Excavations at the Alamo Shrine [page 3]

II. Historical Background

The history of the Alamo has been long and involved, spanning more than 250 years and it has shaped the lives of many peoples with differing ethnic and cultural backgrounds through a series of turbulent historical events. The Alamo Shrine, originally a mission church, dates from 1744, when the cornerstone was laid; but it is the end product of earlier developments which began in 1700 in what is now the State of Coahuila in northeastern Mexico.

Expansion of the northeastern frontier of New Spain in the 17th century principally began with military expeditions. These were followed by the coming of the missionaries and miners, and eventually the ranchers and sttlers. The Indian mission, and the military presidio often established nearby to protect the mission, were important institutions of Spanish frontier policy. The imperial policy was aimed at controlling the region and its inhabitants by a peculiar combination of armed force and gentle persuasion (Almaraz, 1979).

Although the secular clergy generally looked after the spiritual needs of the Spanish soldiers and settlers, the mendicant friars were given the task of instructing and converting the native Americans in a plan designed to eventually produce useful Christian citizens. The establishment of Indian missions on the frontier was therefore the responsibility of the Mendicant Orders, notably the Franciscans, Dominicans, Augustinians, and the Jesuits (Jones, 1974).

The Franciscans were the first-mission builders (McAndrew 1969:134), and one of the areas where they ventured in search of needy souls and to establish missions was in northeastern Mexico and Texas.- After establishing the Franciscan Apostolic College of Santa Cruz de Queretaro in 1683, where missionaries were trained for frontier service, the friars began venturing northward.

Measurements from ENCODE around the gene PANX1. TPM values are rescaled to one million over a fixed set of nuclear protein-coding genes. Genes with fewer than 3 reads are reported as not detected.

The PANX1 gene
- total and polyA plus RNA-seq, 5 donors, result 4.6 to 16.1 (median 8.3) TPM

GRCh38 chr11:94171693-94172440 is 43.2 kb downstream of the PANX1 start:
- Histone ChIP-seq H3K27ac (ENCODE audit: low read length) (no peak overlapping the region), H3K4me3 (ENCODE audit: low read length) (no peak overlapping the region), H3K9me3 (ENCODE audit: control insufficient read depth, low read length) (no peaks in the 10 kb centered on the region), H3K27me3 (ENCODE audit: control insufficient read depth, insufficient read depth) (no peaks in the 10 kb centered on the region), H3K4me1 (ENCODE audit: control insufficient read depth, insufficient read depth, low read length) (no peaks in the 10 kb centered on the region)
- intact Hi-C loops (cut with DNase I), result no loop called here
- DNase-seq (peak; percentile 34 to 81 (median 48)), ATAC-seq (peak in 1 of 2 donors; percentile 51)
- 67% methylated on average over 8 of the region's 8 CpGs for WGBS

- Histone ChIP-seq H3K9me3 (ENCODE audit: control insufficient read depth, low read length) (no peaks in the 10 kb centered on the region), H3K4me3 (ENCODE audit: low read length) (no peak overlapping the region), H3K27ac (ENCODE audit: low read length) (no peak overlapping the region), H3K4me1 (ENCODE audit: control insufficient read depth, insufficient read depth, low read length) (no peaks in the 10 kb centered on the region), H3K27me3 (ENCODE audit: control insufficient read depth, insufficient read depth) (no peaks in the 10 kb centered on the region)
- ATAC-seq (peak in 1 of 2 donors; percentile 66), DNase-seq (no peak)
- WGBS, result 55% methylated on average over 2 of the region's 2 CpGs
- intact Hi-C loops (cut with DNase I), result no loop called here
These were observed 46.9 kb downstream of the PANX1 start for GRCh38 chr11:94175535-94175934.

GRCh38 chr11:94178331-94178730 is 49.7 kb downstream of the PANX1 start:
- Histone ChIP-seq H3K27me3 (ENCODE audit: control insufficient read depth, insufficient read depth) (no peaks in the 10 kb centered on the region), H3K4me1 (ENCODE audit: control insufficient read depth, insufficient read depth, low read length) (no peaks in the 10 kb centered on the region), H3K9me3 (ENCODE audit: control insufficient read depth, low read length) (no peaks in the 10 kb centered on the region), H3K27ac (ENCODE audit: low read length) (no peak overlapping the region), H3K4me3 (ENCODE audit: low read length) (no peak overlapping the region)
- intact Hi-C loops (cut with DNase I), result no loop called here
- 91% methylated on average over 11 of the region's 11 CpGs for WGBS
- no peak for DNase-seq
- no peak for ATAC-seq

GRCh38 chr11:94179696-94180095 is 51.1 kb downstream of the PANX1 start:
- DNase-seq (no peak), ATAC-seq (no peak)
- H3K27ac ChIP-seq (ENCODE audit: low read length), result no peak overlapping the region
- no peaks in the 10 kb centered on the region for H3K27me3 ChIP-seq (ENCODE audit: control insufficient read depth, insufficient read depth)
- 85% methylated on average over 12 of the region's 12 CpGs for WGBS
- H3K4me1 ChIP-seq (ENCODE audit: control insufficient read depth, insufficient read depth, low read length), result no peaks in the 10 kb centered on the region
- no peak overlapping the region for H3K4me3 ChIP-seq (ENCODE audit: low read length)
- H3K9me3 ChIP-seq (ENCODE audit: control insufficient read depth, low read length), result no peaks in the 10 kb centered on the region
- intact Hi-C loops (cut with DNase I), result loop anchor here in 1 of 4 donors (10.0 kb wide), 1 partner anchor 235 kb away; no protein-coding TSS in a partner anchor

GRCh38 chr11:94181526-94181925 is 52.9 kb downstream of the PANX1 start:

The appearance of French interlopers on the Texas coast in the 1680s stimulated the Spanish authorities to send military expeditions into eastern Texas (then claimed by Spain), to investigate and evict any French intruders found. Accompanying the military forays were Franciscan friars Damian Massanet and Francisco Hidalgo, who would establish Mission San Francisco de los Tejas and other east Texas missions on the Neches, Guadalupe, and Red Rivers in the 1690s (Yoakum 1855:45-46). Those making the long and strenuous journey from Queretaro to east Texas crossed changing terrain and many rivers and creeks, but there were two places along the way that the missionaries noted with special enthusiasm as favored locations to establish missions. One was near the Paso de Francia crossing the Rio Grande del Norte, and the other was farther to the north on the Rio San Antonio. Both of these locations would eventually become the sites of important missions and Spanish settlement. It was near the Rio Grande that the history of the Alamo began.

In 1699, after a short and unsuccessful attempt to operate the newly founded mission San Juan Bautista on the Rio de Sabinas north of Monclova, Mexico, Franciscan friars Antonio de San Buenaventura y Olivares, Marcos de Guerena, and Francisco Hidalgo, moved their new mission farther to the north to locate it in the Valle de la Circumcision, where there were freshwater springs and preferred

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